From the Publisher
"To call Jack O'Connell’s novels imaginative, or even original, doesn't begin to say it . . . There's something both exciting and unnerving about [his] kind of hallucinatory writing." The New York Times Book Review
"A wild, surreal and thought-provoking ride." San Francisco Chronicle
“Reed's performance is effortless . . .”
“'Graham’s measured reading steers a course through nagging crossroads of perception, allowing layers of reality and fantasy to wash over us in a very effective, if nonlinear, listening experience.”
The New York Times Book Review
"The Resurrectionist is a brilliant, wild, heartfelt novel. It seems, like all of O’Connell’s work, at once to bear tribute to its predecessors and to come out of nowhere, a stew whose various lumps, gristles, fillers, and spices have long since cooked down to a single, amazing richness. O’Connell’s books are one of a kind again and again."
"O'Connell's gift for building tension within a scene is equaled by his ability to create wonderfully dark and elaborate stage sets upon which to play out his dramas . . . [He] is wilder, edgier, more far-ranging and extravagant than his fellow genre-jumpers.” The Boston Globe
…Sweeney buys time to spend at Danny's bedside, reading aloud from the boy's beloved Limbo comics. The band of heroes in this sadomasochistic series, the Goldfaden Freaks, have been abandoned by their carnival owner, cast adrift in a hostile world. As Sweeney recounts the bizarre adventures of Chick the chicken boy, Jeta the skeleton, Antoinette the pinhead and the rest of their forlorn troupe, O'Connell introduces us to the "real" freaks in Quinsigamondnotably the Abominations, renegade bikers trafficking in human tissue, and Dr. Peck, who needs this contraband for resurrecting the brain-dead patients he calls "sleepers." Before long, the two sets of characters are interacting, and their respective genres are melding into a meta-narrative with common themes: love and loss, death and redemption, and the eternal devotion of fathers for their sons. Despite the fabulist flair of his surreal style, O'Connell is just retelling the old story every boy wants to hear.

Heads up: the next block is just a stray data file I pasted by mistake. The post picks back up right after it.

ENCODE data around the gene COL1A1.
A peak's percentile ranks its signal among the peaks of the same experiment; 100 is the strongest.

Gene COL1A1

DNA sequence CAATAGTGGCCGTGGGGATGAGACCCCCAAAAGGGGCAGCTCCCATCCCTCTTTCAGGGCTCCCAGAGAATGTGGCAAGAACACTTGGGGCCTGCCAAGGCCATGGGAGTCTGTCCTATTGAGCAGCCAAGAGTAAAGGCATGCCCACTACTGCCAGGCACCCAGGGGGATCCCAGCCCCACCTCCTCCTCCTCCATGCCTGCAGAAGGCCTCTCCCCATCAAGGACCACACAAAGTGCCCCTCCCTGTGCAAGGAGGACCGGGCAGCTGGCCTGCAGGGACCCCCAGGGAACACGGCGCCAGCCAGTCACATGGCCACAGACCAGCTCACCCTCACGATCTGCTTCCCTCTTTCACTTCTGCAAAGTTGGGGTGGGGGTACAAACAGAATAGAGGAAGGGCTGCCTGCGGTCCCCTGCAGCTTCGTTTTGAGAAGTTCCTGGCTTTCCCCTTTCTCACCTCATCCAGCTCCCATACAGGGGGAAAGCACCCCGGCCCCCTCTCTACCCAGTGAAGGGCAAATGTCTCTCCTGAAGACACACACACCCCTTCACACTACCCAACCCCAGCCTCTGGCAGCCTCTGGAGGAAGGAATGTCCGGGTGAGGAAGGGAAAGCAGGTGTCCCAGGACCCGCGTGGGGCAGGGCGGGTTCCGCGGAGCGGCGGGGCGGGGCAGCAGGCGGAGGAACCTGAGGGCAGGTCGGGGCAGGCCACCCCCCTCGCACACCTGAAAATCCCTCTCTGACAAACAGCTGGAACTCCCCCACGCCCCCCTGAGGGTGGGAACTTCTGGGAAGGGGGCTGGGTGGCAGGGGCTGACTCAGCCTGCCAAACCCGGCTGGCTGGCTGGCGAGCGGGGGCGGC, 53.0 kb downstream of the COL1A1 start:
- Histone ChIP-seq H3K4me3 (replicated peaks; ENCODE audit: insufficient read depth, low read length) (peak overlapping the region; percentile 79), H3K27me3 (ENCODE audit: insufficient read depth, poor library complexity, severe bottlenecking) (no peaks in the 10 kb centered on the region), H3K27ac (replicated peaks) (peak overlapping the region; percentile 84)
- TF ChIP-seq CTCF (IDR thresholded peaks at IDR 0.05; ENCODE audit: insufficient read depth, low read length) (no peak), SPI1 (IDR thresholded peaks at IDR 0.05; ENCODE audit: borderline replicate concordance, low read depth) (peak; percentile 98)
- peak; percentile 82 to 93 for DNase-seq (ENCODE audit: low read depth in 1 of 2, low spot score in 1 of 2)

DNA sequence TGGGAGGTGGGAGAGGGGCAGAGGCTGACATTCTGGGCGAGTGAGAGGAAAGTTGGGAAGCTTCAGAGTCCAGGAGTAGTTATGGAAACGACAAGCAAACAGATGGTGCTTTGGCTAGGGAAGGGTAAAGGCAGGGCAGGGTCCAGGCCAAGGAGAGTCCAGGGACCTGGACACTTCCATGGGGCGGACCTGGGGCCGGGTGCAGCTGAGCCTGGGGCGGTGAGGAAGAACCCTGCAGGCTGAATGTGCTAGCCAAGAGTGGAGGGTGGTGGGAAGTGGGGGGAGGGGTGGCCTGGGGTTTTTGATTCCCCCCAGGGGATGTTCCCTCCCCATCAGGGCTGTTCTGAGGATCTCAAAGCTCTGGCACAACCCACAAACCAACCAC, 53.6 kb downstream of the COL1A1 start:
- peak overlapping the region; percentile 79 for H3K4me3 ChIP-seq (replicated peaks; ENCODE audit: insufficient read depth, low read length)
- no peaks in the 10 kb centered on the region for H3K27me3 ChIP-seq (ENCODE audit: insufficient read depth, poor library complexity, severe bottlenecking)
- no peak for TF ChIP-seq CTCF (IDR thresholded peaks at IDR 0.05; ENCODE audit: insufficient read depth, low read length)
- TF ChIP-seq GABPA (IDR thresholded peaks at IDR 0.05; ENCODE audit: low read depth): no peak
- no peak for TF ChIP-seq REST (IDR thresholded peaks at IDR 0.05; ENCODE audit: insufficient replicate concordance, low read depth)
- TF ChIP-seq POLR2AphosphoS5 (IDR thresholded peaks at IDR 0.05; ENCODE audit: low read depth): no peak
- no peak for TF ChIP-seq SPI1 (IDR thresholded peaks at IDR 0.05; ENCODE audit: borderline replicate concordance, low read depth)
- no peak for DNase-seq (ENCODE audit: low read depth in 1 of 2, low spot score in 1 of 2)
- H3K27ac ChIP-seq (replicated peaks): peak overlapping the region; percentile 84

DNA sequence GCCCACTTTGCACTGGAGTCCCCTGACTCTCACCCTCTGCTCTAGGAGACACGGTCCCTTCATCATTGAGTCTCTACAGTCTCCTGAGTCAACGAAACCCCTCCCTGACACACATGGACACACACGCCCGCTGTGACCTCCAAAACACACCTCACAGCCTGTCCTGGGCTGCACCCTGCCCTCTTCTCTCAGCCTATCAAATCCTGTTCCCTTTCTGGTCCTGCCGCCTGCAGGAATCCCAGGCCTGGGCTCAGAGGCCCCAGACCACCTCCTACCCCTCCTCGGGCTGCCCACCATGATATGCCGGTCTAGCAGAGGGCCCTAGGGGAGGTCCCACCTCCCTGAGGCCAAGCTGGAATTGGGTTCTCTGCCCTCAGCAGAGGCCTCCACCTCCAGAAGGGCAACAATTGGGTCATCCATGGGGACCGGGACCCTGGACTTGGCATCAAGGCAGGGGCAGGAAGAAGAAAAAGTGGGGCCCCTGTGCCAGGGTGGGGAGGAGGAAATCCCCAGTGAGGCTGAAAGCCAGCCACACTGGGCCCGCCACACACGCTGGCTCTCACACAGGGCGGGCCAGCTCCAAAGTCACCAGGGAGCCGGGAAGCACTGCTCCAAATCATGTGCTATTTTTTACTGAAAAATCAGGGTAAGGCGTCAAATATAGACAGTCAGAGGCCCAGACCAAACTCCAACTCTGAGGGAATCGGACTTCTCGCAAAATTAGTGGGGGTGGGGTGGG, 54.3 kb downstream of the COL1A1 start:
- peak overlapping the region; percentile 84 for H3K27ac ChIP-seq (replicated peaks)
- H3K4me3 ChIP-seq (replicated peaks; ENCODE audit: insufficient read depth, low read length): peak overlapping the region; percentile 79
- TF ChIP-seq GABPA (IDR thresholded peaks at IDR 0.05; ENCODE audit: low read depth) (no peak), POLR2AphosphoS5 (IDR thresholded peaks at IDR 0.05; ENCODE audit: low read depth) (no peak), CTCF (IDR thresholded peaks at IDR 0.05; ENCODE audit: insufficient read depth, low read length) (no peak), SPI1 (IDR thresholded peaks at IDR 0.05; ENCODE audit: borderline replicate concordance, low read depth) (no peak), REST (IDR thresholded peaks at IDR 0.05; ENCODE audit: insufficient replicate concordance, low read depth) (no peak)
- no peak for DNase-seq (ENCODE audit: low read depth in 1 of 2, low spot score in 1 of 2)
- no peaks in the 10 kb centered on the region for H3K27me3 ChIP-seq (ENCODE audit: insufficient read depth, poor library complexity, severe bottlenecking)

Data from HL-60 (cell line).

The New York Times
Holter Graham deftly brings to life the myriad characters that populate O'Connell's novel. Sweeney, a pharmacist, brings his comatose son, Danny, to the mysterious Peck Clinic in the hope that the doctors can restore his boy to consciousness. While trying to settle into his new surroundings, Sweeney encounters the peculiar staff of the hospital and a bizarre motorcycle gang who all have dark designs on his son. Though Graham sounds a bit young in his narration, his character voices are dead on, whether portraying the philosophical/psychotic head biker, a stoic strong man from a comic book series Danny loved, or the central, single-minded earnestness of Sweeney, each character is imbued with a richness of layers that is a tribute to O'Connell's writing and Graham's performance. Simultaneous release with the Algonquin hardcover (Reviews, Feb. 4). (Apr.)Copyright © Reed Business Information, a division of Reed Elsevier Inc. All rights reserved.